At Northeastern University’s College of Engineering, Yingzi Lin and the Intelligent Human-Machine Systems Lab are developing a flexible nano skin, a film that allows a super-thin transducer layer to come between people and machines to
monitor the operator’s state without the distractions that come
from being wired to sensors.
The plan for the nano skin is to fill it with sensors to measure a
range of conditions, including heart rate, sweat rate, even blood
The current goal is to remove the hard wiring of sensors to subjects in automobile driving simulators so that study can be more
efficient and less obtrusive.
“We recognized the need for a natural sensor that would just
exist between the subject and the machine—one a subject could
simply grip to automatically connect with our system," Lin said.
“We investigated all the existing sensors and then looked at nano
technologies, and realized we would have to create something.”
So far the project, funded by the National Science Foundation,
A former graduate student, Hongjie Leng, worked on the sensor
before he returned to Beijing with his doctorate to start his own
Another graduate student has been working with Lin on a sensor to measure heart rate. Other sensors are being considered.
The plan is to incorporate a series of sensors in the one nano skin.
A single device with an array of sensors would make the experience of test driving simpler for the subject, and would make the
changing of subjects faster and easier.
Lin’s focus to date has been on automotive applications. She
also sees potential for studying a variety of human-machine
systems and applications using the resulting nano skin transducer
systems, such as the human-robot interface, particularly in tele-control, as machines move farther from their human operators. ME
ELLIOT LUBER is an independent writer based in Seaford, N. Y.
THE LAB Intelligent Human-Machine Systems Lab, Northeastern Univer-
sity College of Engineering, Boston. Yingzi Lin, laboratory director.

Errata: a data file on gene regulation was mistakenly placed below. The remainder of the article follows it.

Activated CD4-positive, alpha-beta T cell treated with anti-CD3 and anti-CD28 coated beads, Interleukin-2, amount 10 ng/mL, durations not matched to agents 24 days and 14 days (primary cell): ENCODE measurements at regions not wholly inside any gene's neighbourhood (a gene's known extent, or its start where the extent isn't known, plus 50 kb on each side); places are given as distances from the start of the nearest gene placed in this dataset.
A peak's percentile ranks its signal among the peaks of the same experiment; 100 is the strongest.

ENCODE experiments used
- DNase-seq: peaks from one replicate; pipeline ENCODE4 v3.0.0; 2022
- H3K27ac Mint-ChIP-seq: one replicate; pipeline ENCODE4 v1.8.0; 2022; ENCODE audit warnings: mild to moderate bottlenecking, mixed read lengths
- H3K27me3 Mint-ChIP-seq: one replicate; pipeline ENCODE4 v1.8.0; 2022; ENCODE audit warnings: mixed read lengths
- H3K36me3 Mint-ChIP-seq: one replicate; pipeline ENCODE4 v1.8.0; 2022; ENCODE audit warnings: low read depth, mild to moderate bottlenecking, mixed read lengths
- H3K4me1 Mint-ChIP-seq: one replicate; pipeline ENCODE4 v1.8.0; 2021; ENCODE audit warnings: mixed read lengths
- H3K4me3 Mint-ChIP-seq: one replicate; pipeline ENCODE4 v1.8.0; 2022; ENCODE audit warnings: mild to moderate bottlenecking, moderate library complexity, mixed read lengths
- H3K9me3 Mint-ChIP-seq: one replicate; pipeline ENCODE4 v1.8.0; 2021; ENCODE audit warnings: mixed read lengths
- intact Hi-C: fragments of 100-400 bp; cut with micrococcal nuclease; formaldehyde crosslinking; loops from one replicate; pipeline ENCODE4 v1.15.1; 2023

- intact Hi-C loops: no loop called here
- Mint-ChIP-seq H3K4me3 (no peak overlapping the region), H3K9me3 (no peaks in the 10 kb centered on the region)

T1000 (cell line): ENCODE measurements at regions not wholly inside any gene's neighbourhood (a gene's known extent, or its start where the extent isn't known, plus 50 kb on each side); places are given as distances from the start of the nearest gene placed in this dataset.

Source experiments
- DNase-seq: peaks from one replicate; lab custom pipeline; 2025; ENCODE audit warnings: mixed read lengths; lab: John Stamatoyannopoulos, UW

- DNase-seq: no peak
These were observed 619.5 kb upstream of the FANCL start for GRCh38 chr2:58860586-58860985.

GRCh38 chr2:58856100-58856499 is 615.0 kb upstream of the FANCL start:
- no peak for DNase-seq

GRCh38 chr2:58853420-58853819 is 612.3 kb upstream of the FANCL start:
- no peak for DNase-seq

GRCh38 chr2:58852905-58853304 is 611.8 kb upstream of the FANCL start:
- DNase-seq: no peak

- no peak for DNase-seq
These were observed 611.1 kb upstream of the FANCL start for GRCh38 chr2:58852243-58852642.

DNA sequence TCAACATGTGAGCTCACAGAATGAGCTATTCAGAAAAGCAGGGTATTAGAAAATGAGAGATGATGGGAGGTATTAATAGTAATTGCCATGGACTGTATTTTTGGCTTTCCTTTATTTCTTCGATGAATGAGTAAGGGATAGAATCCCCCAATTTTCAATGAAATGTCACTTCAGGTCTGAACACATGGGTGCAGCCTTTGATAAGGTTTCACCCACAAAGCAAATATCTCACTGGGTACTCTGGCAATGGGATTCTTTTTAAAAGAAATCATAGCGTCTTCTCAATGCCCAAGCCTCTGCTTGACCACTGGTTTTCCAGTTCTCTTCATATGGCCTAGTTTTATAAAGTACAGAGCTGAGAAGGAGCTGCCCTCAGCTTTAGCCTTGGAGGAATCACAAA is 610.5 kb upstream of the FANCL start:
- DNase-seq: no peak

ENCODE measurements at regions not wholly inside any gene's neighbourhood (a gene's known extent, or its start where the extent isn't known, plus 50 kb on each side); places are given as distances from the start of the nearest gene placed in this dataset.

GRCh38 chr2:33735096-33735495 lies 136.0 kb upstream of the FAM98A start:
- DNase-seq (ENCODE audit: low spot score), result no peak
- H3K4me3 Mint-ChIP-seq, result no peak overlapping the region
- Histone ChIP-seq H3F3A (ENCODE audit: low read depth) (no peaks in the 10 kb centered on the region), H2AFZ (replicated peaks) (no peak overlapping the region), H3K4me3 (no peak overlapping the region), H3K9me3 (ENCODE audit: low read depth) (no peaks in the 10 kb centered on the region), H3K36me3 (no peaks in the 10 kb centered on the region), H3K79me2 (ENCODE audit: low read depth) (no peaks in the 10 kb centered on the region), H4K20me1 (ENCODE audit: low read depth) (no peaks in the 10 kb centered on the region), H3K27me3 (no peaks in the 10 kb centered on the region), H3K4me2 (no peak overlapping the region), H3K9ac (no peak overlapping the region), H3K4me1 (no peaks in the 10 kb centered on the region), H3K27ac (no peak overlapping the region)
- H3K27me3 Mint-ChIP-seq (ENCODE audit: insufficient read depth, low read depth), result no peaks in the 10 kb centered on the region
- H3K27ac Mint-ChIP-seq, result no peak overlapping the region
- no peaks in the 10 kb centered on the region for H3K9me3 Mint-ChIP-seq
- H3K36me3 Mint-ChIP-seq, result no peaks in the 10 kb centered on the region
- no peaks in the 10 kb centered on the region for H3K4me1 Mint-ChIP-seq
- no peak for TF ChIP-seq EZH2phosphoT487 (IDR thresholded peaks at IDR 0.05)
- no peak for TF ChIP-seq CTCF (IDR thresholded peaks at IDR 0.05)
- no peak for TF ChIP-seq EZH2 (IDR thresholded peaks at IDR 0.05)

OBJECTIVE Designing intelligent systems that assist and interact with
human operators in more natural, friendly, and efficient ways.
DEVELOPMENT A nano-scale monitoring network able to monitor physical
processes from the subject’s grip on an automotive steering wheel.
MONITORING, UP CLOSE
Yingzi Lin has developed an
unobtrusive sensor at the Intelligent
Human-Machine Systems Lab.
Photo: Northeastern University
dissipates as heat. We wondered: ‘What if
we could use that physical motion to power
pacemakers and other medical devices?’ ”
said Dagdeviren, who is now a post-doctoral researcher at the Massachusetts
Institute of Technology.
The answer was a 500-nanometer-thin
slice of ceramic piezoelectric material
atop a larger plastic sheet (itself only the
thickness of a human hair). Piezoelectric
materials convert physical energy directly
to electrical energy.
The material generates 0.3 microwatt
per square centimeter. But it can be
applied in four layers, which can gener-
ate a total of 1. 2 microwatts per square
centimeter, enough to power pacemakers
and other devices.
A device made from that material may
be several years out from possible FDA
approval. Before that occurs, the material
will have to prove to be flexible enough to
conform to the heart’s shape, thin enough
to stack like capacitors, safe enough not
to put a strain on the patient, and strong
enough not to break after millions or billions of heartbeats.
“If you think of a block of aluminum, it’s
not going to be easy to bend that, but if
you take a thin slice of aluminum such as
a sheet of aluminum wrap, it’s extremely
flexible. It’s the same idea here,” Dagde-
viren said. “If you take a nano slice off a
piece of ceramic material, it’s going to have
a very low flexibility index and it’s proving
not to be brittle, as you might expect of
To check the practicality of a device
made from the material, Dagdeviren and
her team tested devices in the hearts of
live pigs, sheep, and cows. This included
both open- and closed-chest testing, which
can have a large impact on the pressure
exerted on the device.
Since Dagdeviren’s graduation, her
advisor, John Rogers, has researched the
transducer’s ability to monitor the flow
of blood as a means to determine blood
pressure. A similar thin skin-mounted
transducer could power wearable health